“We appreciate the Court’s ruling today to expedite the process,” Tiffany chairman Roger Farah said in a statement. “Despite LVMH’s ongoing efforts to avoid paying the agreed-upon price for Tiffany, a trial on January 5, 2021 will hopefully lead to a ruling prior to the expiration of U.S. antitrust clearance on February 3, 2021 and enable us to protect our company and our shareholders.” LVMH, meanwhile, said in a statement that it “takes note of the decision by the Delaware Court of Chancery, which stated that the trial should begin in January 2021

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The Nuggets didn’t need a quiet bus ride back to their hotel or even a good night’s sleep to know the implications of Monday night’s loss to the Clippers.

The Nuggets should’ve won Game 3, and they knew it almost immediately.

“We missed a huge opportunity tonight,” said Jamal Murray, who kicked himself over his 12 missed shots, including seven in the second half. “I think that’s why it’s worse because it was nothing they did. They didn’t do anything to take us out of our game. We just missed shots, turned the ball over, couple defensive lapses and that was the game. We were up the whole game, had them on their heels. Like I said, it was self-inflicted. Those are the tough ones to go back to the hotel with.”

The Nuggets were up 97-90 with 8:29 left in the fourth quarter. From there, Denver’s offense froze like

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One of the UK’s biggest employers is planning to close nearly 100 offices permanently in a crushing blow to the Prime Minister’s campaign to get Britain back to work.

The Mail on Sunday can reveal that Capita – the giant Government contractor that collects the BBC licence fee, runs the London congestion charge and provides other key public services – is preparing to shutter more than a third of its 250 offices across Britain.

The huge raft of closures will make Capita the first major British firm to pull out of city and town centres as an increasing number of companies look at a permanent shift to flexible working arrangements after staff worked successfully from home during lockdown.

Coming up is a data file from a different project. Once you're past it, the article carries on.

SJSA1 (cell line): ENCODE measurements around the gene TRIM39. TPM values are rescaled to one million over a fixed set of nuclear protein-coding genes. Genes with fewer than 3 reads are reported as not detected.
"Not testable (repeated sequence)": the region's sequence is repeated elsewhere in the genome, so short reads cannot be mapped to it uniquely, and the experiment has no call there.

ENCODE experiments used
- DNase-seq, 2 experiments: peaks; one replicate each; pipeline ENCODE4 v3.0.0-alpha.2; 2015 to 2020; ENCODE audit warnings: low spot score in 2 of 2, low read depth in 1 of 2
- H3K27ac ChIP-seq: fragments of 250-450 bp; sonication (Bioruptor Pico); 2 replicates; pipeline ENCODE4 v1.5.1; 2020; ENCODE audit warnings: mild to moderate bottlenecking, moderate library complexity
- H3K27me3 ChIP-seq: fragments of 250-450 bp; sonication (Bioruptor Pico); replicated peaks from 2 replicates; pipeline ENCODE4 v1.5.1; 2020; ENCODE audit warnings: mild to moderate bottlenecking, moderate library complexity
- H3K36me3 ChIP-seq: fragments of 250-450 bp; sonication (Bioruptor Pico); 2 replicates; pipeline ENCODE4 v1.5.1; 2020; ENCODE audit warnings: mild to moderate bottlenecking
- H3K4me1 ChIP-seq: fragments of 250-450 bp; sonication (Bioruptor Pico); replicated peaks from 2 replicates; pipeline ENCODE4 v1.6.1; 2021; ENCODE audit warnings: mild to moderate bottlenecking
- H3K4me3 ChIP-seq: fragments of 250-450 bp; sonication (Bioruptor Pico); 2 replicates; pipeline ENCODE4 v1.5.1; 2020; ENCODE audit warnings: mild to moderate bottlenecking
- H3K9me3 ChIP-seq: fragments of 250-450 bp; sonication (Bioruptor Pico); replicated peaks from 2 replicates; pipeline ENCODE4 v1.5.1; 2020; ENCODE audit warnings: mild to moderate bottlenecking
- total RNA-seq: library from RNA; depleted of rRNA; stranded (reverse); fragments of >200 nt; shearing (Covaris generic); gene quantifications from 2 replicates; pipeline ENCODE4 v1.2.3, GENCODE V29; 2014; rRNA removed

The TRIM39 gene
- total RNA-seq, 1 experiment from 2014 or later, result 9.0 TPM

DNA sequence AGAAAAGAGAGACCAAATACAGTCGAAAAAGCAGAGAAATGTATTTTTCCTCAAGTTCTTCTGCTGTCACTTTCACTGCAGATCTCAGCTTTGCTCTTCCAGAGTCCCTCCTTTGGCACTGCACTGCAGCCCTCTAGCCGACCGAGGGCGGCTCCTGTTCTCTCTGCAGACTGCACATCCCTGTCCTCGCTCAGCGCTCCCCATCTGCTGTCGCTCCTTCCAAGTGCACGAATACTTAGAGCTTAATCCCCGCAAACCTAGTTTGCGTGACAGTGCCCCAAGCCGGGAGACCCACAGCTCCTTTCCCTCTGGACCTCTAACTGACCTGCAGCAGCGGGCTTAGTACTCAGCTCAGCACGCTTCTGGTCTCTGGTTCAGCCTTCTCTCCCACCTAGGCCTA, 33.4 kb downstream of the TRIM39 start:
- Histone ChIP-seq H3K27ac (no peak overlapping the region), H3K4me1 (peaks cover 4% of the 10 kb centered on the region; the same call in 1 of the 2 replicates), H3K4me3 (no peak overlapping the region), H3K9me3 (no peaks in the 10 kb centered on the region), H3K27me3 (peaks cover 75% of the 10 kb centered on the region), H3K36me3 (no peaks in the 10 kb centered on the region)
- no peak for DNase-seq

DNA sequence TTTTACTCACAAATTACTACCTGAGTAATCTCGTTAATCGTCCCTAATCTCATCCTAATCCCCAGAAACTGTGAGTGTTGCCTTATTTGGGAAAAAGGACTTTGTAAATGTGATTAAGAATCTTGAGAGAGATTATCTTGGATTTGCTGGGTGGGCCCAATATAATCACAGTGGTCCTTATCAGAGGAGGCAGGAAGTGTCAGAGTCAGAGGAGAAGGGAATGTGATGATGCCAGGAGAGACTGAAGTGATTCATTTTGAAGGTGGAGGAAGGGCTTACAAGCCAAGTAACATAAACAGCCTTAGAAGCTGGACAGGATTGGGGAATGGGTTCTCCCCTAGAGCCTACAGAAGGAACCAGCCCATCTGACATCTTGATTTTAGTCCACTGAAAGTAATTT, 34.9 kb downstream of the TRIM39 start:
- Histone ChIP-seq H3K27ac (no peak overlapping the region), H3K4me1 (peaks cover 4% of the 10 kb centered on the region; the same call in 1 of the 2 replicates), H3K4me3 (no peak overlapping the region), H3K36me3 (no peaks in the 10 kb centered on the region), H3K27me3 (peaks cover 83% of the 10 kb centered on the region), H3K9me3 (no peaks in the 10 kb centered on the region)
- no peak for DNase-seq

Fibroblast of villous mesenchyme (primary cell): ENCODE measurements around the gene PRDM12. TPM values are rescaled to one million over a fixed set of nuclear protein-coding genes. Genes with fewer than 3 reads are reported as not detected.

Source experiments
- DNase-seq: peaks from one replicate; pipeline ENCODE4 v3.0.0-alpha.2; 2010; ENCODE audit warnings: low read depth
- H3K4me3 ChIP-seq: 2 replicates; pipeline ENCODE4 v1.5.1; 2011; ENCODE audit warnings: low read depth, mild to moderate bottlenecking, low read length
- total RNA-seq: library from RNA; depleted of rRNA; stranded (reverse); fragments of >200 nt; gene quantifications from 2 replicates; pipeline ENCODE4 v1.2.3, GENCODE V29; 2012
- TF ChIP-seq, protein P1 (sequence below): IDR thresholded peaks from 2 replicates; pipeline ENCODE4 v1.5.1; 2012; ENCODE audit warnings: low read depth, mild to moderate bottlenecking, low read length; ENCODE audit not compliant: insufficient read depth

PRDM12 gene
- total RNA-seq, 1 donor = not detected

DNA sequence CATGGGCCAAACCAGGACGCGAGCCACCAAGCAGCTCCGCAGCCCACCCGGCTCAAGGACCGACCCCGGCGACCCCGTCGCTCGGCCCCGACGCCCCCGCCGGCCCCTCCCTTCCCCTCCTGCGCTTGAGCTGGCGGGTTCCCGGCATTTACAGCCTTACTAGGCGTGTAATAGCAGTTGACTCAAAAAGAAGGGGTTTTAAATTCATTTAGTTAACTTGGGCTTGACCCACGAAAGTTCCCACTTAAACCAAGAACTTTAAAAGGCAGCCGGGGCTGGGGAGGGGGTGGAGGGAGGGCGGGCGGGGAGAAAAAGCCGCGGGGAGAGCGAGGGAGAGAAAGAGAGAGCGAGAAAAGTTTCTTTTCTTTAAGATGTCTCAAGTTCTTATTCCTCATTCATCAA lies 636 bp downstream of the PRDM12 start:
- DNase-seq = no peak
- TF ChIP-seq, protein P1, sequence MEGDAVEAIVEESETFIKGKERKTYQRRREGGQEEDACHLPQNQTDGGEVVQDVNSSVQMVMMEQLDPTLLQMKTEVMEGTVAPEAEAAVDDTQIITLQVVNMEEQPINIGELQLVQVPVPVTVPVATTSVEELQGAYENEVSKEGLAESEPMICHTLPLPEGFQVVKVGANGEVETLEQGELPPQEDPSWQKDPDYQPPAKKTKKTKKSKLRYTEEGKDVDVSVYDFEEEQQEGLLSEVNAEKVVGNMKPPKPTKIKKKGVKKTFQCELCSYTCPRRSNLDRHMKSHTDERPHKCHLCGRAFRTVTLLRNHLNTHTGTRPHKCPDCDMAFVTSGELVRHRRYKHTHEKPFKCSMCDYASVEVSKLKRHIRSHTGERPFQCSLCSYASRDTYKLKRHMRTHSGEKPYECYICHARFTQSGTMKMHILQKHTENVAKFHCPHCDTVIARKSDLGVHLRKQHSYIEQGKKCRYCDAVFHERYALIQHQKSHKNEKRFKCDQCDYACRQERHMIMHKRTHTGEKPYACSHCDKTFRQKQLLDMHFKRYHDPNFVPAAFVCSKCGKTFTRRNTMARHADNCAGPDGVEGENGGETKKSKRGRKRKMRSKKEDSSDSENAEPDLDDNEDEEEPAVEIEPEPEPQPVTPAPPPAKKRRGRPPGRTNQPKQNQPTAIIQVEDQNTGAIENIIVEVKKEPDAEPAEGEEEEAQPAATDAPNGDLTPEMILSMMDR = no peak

Under its plans, many of Capita’s 45,000 UK staff will continue to work from home – as most have done since March – and will only attend a smaller number of regional

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The athletes weren’t the only ones affected when Washington State University’s fall football season was canceled by the coronavirus pandemic. Merchants in tiny Pullman, Washington, who depend on big football crowds say they are losing a major chunk of their annual income.

Pullman, the most remote outpost in the Pac-12, has only 34,000 residents. Many businesses in town depend on visitors attracted by football games, graduation and other special events.

The pandemic has led to the cancellation of many of those events, including seven home football games that annually provide a lifeline to hotels, restaurants and other retailers.

Of Pullman’s 34,000 residents, about 20,000 are Washington State students and many of the rest are faculty and staff. Without the college, Pullman would be another small farm town amid the rolling hills of the fertile wheat country known as the Palouse.

“We expect to be down 50 to 60% in annual

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The cancellation of the fall season promises to wallop businesses that count on those fall weekends for survival, and the economic impact is likely to measure in the tens of millions in many of the towns across the sprawling conference.

“We’re like a lot of businesses: We rely on the back-to-school and football season to really be our big moneymaking months,” said Michael Weber, vice president of Weber’s Boutique Hotel in Ann Arbor, Mich.

For decades now, the downtown hotel has been packed on fall weekends. Fans from all over pour into town to fill the country’s largest stadium and also fill one of the area’s most storied hotels. For many, the pregame brunch and postgame dinners at Weber’s are staples.

This week’s news that the Big Ten would not be playing football this fall wasn’t just a gut punch; it struck businesses and industries that already had been walloped